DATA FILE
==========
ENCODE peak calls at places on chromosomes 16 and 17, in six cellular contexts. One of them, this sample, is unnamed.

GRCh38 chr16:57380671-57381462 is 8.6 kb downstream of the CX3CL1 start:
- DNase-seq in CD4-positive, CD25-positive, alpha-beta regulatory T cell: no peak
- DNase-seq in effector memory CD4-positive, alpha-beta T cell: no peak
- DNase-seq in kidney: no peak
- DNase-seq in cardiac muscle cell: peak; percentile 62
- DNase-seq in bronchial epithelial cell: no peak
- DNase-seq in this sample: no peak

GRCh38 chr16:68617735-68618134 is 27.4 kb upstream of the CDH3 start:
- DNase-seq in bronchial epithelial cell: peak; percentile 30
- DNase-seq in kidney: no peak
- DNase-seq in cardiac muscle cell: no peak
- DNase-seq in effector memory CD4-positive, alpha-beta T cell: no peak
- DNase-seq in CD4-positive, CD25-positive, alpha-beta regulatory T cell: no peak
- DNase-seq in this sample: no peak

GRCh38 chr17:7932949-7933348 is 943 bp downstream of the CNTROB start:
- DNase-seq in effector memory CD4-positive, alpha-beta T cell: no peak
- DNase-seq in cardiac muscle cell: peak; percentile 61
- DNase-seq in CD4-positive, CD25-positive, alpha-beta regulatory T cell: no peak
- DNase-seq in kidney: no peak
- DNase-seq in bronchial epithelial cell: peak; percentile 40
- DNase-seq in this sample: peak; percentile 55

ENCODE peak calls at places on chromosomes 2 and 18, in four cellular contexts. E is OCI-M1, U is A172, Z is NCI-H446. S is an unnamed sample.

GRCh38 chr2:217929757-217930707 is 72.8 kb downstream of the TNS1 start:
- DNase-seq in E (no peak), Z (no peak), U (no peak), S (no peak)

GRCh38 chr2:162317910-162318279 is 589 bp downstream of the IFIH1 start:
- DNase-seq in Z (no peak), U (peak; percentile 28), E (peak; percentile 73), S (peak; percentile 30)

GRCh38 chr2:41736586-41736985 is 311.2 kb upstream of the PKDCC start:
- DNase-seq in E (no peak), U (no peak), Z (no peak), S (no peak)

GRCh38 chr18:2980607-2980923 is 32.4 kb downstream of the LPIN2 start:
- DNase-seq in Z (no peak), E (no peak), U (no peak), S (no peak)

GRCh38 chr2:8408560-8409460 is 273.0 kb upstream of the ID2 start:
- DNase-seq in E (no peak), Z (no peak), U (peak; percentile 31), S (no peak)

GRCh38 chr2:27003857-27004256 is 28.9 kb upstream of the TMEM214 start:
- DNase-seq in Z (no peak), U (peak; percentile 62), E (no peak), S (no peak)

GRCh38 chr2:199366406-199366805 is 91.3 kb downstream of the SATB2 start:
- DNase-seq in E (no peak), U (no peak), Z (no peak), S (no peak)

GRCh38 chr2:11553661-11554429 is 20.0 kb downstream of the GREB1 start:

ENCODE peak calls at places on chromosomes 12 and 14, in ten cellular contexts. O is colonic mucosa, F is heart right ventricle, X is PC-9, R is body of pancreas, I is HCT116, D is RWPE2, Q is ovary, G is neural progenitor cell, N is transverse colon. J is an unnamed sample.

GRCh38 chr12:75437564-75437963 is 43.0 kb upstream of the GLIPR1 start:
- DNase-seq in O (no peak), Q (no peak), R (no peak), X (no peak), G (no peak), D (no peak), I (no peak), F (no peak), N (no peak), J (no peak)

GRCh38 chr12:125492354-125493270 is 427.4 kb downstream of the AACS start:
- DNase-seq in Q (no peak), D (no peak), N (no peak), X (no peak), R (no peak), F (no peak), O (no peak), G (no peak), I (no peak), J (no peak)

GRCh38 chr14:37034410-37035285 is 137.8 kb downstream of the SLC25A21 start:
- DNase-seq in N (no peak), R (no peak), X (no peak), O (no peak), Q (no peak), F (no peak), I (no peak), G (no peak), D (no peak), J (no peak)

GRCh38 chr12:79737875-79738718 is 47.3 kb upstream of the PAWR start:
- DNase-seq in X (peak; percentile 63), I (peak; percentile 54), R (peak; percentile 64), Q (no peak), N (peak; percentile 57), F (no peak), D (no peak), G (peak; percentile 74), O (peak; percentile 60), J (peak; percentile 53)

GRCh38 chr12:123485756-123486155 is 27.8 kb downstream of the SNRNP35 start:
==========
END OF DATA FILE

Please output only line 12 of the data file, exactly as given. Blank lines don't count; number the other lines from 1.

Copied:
- DNase-seq in cardiac muscle cell: no peak